According to academics and antitrust attorneys, Oracle's $5.1 billion tender offer for PeopleSoft could indeed trigger a lengthy review in the U.S. and Europe, as PeopleSoft's board argued Thursday morning when it rejected the $16- a-share bid.In other words, like all antitrust cases, everything is subject to the whim of federal regulators. Since there's no objective way to determine whether a merger is "anticompetitive," you're essentially gambling when you submit your merger review paperwork to the FTC and DOJ. That alone should tell you why antitrust laws need to be abolished immediately.
But these experts found little in the prospective combination that would lead regulators to block the combination of the two software makers.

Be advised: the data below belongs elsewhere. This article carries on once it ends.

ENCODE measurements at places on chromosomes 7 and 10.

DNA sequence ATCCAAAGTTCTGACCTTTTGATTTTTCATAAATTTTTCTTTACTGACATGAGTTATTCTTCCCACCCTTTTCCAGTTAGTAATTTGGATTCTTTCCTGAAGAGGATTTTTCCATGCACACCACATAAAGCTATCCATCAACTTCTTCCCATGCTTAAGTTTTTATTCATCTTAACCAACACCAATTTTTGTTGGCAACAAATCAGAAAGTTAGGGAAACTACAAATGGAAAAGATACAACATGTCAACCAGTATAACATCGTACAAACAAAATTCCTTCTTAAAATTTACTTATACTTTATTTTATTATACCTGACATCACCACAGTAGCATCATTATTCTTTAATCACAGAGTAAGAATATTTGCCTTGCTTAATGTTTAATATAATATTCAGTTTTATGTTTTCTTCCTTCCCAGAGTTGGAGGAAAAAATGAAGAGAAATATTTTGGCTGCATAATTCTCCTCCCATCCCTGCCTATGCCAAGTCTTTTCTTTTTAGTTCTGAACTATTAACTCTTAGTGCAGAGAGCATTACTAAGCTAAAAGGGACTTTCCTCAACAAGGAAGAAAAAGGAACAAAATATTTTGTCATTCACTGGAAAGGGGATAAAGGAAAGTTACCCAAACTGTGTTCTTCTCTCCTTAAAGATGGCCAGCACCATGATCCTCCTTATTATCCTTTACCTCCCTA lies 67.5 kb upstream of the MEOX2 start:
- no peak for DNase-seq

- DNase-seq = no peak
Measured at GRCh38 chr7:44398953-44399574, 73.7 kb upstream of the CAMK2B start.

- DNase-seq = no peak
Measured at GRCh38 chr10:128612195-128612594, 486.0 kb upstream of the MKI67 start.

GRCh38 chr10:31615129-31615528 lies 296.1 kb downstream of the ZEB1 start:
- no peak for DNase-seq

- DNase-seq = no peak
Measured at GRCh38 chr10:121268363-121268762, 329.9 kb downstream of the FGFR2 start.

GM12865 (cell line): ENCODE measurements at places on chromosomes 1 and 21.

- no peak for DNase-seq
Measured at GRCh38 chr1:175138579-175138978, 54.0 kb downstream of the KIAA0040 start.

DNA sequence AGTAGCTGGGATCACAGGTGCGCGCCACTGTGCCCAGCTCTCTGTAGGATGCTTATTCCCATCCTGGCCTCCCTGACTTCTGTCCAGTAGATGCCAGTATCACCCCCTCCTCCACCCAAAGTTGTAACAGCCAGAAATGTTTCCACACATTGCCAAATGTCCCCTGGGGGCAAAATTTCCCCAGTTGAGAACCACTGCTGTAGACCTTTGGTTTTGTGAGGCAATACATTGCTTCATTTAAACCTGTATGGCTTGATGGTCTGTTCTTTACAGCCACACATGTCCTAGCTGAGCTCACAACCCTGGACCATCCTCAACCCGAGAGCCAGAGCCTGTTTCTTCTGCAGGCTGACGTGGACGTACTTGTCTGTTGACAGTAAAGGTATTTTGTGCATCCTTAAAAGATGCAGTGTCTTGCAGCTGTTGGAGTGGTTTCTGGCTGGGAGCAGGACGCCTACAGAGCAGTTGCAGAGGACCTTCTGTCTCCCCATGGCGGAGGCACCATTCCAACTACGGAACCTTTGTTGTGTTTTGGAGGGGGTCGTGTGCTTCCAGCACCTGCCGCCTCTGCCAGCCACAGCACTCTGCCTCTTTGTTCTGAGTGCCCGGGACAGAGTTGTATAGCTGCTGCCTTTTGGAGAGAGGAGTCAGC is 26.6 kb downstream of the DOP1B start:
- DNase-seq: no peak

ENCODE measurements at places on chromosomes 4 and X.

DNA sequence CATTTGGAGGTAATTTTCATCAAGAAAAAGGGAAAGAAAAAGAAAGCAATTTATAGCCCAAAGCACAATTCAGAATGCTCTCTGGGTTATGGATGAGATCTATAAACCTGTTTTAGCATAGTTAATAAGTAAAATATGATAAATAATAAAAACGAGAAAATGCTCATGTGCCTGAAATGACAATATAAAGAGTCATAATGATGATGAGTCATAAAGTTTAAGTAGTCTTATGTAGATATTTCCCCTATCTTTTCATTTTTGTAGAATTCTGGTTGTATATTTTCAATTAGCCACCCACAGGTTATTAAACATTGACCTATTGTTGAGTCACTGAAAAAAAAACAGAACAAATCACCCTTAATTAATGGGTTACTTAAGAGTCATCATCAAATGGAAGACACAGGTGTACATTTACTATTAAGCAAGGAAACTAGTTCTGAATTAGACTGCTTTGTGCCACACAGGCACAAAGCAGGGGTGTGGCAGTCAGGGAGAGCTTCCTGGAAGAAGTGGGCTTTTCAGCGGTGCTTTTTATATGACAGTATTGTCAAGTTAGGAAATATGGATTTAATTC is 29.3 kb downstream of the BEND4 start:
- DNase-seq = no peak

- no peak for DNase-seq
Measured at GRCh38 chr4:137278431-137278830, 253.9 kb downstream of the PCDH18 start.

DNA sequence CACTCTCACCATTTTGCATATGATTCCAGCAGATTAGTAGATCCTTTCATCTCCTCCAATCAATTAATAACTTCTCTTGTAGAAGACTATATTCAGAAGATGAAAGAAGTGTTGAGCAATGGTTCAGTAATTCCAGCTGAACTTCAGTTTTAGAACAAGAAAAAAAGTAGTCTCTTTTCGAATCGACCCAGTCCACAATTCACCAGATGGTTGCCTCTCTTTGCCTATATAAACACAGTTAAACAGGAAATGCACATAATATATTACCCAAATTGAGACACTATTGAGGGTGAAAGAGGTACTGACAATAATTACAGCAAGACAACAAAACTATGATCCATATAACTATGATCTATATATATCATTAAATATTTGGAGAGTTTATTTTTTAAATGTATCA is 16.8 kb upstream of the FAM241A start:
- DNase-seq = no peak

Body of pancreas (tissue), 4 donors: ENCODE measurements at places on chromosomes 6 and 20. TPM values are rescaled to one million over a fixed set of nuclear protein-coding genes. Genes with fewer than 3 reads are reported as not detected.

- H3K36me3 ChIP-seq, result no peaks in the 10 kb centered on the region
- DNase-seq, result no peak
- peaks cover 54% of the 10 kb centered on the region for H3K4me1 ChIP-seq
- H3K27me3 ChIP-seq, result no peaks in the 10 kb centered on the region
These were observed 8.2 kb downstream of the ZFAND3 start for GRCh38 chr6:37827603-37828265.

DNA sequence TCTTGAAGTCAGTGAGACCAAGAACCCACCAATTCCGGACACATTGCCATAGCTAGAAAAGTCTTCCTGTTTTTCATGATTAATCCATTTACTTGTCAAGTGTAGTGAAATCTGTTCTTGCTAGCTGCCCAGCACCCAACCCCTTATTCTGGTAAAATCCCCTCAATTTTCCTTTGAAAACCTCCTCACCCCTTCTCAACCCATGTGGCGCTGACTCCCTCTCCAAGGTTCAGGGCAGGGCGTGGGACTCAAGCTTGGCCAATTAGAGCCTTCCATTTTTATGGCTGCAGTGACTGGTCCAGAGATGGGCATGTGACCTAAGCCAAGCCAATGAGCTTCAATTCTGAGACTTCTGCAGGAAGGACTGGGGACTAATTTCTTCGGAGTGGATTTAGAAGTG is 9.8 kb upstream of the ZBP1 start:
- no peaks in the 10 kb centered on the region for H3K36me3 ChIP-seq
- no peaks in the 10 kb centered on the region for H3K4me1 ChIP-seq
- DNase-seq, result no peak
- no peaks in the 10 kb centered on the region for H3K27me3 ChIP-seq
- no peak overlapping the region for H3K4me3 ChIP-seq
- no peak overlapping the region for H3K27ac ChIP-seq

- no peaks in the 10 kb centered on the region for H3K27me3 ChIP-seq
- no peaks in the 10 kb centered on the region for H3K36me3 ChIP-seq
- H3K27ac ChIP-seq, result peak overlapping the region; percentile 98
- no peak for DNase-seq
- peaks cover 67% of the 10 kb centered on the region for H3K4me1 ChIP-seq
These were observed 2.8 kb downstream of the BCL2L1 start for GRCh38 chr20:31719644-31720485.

Antitrust examiners look at whether a merger will bring higher prices to customers or restrict choice and the ability of new competitors to enter a business. Many experts agree the extensive news coverage of Oracle's tender offer will leave regulators with little choice but to conduct a thorough inspection.
"In some sense, (PeopleSoft) might be making a self-fulfilling prophesy," says Andy Klevorn, a partner and antitrust attorney at Eimer Stahl Klevorn & Stolberg, referring to company's claim of a lengthy process. Regulators "will take a good look at this given the level of publicity."
Monday, June 16, 2003
Antitrust News: The PeopleSoft Rorschach Test
PeopleSoft, a software company recently targeted for a possible hostile takeover by Oracle, took out a full page advertisement in today's Wall Street Journal to explain that their Board rejected Oracle's offer, among other reasons, because such a merger might not pass antitrust merger. The operative word is "might," as there's hardly a consensus as to whether PeopleSoft-Oracle pose all that grave a threat to "competition":
Posted by Skip at 7:40 PM